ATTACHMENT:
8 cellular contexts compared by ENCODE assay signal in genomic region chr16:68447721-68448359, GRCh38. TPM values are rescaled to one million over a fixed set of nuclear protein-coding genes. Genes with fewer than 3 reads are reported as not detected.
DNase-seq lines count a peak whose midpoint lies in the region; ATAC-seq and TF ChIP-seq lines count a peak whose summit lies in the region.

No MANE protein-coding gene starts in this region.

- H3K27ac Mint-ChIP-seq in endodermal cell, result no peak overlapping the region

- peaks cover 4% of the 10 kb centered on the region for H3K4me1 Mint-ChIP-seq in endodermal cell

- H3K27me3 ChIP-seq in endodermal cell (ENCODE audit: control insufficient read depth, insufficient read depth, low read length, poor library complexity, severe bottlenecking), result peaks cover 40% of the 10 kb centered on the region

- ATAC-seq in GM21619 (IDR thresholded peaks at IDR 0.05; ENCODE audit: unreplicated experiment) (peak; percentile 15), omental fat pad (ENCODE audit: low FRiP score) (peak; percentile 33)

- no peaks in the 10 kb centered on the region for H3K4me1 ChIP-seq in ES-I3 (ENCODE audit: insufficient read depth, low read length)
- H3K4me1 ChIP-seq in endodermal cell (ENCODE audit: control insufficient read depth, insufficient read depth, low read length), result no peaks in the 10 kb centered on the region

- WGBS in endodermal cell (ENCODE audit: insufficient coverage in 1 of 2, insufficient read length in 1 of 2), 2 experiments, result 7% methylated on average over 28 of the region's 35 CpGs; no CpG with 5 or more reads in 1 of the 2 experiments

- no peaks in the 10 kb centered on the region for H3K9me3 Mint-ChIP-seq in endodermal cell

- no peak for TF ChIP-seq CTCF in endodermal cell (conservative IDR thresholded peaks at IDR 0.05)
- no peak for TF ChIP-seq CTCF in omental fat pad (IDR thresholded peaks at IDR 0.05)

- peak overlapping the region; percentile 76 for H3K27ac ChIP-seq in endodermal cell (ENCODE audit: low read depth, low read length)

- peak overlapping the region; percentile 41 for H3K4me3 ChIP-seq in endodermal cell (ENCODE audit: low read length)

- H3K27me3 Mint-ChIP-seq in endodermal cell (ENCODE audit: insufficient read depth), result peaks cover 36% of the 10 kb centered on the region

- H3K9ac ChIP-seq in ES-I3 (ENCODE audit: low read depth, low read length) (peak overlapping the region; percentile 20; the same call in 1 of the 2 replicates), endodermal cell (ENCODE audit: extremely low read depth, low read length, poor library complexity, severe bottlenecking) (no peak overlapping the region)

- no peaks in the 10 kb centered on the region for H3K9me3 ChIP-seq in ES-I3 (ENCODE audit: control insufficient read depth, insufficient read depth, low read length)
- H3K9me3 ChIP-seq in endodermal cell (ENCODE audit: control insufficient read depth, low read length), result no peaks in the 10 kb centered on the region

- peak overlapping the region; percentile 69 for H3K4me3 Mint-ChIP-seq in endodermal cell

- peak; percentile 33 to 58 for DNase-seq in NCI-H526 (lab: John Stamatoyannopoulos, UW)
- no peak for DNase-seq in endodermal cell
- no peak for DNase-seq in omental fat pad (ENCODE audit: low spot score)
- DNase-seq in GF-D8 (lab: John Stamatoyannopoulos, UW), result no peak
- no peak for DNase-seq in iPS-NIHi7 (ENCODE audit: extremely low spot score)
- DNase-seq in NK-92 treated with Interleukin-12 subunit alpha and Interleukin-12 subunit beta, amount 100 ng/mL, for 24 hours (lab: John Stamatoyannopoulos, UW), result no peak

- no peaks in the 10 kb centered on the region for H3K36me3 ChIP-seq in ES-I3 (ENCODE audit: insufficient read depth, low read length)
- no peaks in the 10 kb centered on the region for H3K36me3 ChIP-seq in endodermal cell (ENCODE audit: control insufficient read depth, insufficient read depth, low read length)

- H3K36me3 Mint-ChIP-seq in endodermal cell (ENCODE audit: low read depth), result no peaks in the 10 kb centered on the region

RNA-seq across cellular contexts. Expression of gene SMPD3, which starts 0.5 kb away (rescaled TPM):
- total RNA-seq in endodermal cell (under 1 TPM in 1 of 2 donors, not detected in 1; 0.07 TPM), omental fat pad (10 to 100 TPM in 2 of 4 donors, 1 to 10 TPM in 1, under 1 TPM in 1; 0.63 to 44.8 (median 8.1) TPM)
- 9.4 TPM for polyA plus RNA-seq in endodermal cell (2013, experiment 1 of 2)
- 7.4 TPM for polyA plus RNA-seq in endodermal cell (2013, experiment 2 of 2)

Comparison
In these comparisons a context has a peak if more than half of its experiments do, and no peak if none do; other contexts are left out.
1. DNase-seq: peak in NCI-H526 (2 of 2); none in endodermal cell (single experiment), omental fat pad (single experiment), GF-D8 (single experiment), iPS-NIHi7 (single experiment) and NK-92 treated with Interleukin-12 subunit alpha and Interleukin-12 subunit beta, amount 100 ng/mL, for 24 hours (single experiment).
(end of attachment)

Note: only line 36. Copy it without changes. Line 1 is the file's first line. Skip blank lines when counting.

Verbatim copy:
1. DNase-seq: peak in NCI-H526 (2 of 2); none in endodermal cell (single experiment), omental fat pad (single experiment), GF-D8 (single experiment), iPS-NIHi7 (single experiment) and NK-92 treated with Interleukin-12 subunit alpha and Interleukin-12 subunit beta, amount 100 ng/mL, for 24 hours (single experiment).